A new study from Pew Research purports to test the “Web IQ” of Internet users. I took this quiz myself, although I admit my knowledge of some of the questions may have been spoiled because I first found out about the quiz from an article that launched straight into a discussion of the questions (and answers) without warning. To prevent this from happening here, you may want to take the quiz yourself before clicking “Continue Reading.”
The EFF, Amnesty International, Digitale Gesellschaft, and Privacy International have teamed up to release an anti-surveillance program called Detekt. Detekt rightly cautions users against being lulled into a false sense of security; the failure by Detekt to find any traces of spyware on your computer does not mean that spyware doesn’t exist. In fact, even if Detekt finds something, that doesn’t mean there is additional spyware that it failed to detect.
The program doesn’t appear or claim to be the definitive solution to the surveillance of journalists by repressive regimes; it only claims to detect FinFisher and Hacking Team RCS. In fact, Continue reading 4 Organizations Release Anti-Surveillance Software
Twitter has started gathering the names of the apps you have on your phones/tablets. The new feature is called “Twitter app graph.” They are claiming they only gather the names of the apps rather than the data stored within them.
According to Mashable, this snooping only happens if you are using their mobile app. If this is correct, you have 2 options if you want to continue using Twitter without allowing them to gather this data:
1. Use Twitter from a browser rather than installing their app.
2. Follow the opt-out procedure here.
Twitter seems to be doing this so they can personalize the ads they deliver to you based on the apps you have installed. It is up to you to decide whether they have any business knowing the names of the other apps you have installed on your mobile device, and what you should do about it.
Twitter has just made every public Tweet made since the inception of Twitter available through its search engine. The Guardian has suggested several approaches to scrubbing potentially embarrassing Tweets from being found through this search engine. The approaches range from deleting a single Tweet to closing your entire Twitter account.
The consequences to not exercising discretion in sharing information (or allowing others to share it) on social media can be serious. College admissions officers commonly use social networks to find out more about their applicants. Employees at fast food restaurants have lost their jobs. Continue reading Twitter Makes Every Public Tweet Searchable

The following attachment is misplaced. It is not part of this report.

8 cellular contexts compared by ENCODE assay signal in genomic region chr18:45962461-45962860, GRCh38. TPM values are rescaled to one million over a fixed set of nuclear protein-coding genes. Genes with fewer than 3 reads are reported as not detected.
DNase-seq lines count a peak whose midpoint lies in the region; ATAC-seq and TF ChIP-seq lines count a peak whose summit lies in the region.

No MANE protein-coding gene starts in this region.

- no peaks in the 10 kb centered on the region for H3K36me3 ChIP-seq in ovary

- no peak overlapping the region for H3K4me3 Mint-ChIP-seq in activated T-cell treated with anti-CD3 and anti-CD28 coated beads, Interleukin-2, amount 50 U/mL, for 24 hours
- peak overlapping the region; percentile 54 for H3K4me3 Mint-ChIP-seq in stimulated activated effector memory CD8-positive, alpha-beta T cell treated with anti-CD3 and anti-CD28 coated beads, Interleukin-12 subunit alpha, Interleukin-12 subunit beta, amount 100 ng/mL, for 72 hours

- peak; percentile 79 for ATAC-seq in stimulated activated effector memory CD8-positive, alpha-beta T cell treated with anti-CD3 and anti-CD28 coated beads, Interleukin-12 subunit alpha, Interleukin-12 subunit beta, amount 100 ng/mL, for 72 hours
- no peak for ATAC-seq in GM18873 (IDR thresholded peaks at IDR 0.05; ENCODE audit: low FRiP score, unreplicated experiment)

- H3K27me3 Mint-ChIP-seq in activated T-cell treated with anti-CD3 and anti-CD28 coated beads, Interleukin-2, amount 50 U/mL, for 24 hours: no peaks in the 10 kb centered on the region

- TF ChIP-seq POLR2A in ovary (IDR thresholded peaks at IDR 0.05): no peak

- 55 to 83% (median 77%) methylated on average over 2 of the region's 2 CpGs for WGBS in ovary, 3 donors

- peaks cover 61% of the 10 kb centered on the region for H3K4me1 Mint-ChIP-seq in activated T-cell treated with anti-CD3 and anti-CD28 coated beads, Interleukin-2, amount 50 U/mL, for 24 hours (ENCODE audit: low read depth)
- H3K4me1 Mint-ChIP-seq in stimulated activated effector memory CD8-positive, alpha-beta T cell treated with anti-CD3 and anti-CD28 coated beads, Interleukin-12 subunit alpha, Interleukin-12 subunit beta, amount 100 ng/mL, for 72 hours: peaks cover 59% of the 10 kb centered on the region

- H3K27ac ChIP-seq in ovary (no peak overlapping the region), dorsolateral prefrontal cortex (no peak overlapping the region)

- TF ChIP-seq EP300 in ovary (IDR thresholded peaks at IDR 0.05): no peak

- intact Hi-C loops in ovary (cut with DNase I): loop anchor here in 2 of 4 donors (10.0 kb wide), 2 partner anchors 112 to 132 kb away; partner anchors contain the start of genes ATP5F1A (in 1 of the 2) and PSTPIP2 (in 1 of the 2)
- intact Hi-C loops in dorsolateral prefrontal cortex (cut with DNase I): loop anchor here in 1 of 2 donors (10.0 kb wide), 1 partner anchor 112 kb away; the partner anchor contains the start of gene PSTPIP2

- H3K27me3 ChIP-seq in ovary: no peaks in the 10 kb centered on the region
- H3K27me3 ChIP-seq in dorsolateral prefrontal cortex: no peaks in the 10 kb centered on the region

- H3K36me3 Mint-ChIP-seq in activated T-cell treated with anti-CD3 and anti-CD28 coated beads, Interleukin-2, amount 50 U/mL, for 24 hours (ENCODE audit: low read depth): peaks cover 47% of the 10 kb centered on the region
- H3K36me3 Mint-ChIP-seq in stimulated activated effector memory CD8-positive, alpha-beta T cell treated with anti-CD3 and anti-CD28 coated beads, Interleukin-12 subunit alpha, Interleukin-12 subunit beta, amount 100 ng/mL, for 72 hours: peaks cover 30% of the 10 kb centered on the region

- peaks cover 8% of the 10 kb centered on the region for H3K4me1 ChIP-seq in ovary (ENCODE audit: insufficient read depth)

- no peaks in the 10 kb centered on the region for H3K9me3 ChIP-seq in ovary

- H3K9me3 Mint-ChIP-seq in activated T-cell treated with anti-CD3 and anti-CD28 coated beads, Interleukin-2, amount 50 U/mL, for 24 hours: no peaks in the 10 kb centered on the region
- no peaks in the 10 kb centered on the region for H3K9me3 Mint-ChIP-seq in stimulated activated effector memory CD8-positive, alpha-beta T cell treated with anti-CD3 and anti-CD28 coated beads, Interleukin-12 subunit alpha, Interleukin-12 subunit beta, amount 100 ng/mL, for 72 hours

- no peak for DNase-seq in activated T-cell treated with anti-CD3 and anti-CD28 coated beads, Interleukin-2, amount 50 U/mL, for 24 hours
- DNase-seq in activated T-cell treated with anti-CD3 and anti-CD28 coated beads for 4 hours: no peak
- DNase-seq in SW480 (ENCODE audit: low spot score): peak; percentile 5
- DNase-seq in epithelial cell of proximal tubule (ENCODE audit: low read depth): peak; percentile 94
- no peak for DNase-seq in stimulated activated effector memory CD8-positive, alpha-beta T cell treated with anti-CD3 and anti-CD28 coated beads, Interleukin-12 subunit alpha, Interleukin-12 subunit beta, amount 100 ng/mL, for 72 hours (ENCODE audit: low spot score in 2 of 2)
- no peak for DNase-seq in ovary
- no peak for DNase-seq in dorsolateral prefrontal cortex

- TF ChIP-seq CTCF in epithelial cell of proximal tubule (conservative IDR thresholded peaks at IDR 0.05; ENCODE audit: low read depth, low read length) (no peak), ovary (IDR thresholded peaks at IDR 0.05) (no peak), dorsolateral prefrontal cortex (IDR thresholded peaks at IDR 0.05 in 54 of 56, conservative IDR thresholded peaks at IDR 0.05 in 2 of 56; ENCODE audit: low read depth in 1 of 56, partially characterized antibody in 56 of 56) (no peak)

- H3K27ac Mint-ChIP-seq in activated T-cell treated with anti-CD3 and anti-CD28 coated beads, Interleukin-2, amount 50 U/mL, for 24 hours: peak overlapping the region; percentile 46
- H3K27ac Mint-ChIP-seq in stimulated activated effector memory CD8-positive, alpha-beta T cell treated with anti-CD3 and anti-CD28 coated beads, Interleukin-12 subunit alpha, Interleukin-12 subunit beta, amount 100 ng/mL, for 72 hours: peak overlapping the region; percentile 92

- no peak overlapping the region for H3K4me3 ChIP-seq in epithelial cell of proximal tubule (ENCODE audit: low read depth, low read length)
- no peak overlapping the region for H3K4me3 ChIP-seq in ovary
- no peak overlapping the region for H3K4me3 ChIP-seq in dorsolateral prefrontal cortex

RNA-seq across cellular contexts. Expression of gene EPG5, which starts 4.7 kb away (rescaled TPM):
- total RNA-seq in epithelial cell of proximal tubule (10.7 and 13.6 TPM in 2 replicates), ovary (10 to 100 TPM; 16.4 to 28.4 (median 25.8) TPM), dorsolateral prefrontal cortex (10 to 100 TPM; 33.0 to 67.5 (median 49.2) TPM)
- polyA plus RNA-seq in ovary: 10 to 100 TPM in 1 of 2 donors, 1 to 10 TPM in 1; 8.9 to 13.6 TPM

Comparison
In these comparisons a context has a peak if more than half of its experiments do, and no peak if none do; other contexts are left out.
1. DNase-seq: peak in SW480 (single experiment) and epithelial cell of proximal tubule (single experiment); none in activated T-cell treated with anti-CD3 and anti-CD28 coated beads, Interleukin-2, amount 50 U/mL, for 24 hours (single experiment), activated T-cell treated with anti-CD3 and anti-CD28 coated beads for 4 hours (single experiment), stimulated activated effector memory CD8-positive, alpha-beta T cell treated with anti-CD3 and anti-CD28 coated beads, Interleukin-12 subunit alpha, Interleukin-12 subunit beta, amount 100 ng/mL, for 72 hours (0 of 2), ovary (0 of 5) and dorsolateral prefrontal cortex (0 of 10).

McAfee has released a list of 12 holiday scams. Here are some thoughts I had on the items in the list:
1. Clicking any links in e-mails and using them to give personal information are generally bad ideas, and shipping notification e-mails are no exception. If you placed an order, they already have all the information they need to ship you the item, so why would they need to ask you for it again?
2. This tip isn’t very specific, but it brings to mind shady sites that steal your credit card information instead of actually shipping you items. It may help to look up stores at the BBB. For example, if you type in www.newegg.com into the search box, you will see that the store has an A+ rating, and then you can see why the store received that rating if you’re interested.
3. It’s important to always Continue reading My Thoughts On McAfee’s 12 Scams of The Holidays
Last month, authorities charged a man with the murder of a college student who was trying to sell a car on Craigslist. They allege that he killed the victim so that he could keep the money and the car. It wouldn’t be the first time someone was charged with murdering someone they met on Craigslist. Philip Markoff, a medical student who committed suicide while awaiting trial for murder, was also accused of killing at least one victim he had met on Craigslist. It’s a chilling reminder of the dangers you may face when you arrange to meet in person someone you’ve only communicated with online.
Need a reason not to use free hotel wi-fi without a VPN? How about spear-phishing and targeted attacks against you by people who your real name, your room number, and expected arrival and departure times? According to the article, some of the tactics used include Adobe Flash zero-day exploits, fake software updates containing malware, and embedded iFrames redirecting to phony installers.
When you connect to any wi-fi network, you must assume it is hostile and act accordingly. Even if you’re not a senior company executive, here’s an example of the types of attacks that could be used by a rogue Wi-Fi network against various password managers; if you use one, yours could be among them. It’s interesting to note that iFrames are also involved in one of the “sweep attacks” described by the paper.
Want to know if the messaging app or program you’re using is truly secure? The EFF recently rated the security of 39 different apps/services/programs based on these 7 categories:
1. Encrypted in transit?
2. Encrypted so the provider can’t read it?
3. Can you verify contacts’ identities?
4. Are past comms secure if your keys are stolen?
5. Is the code open to independent review?
6. Is security design properly documented?
7. Has the code been audited?
Go here to see the results. The EFF says they plan to do closer examinations in the future.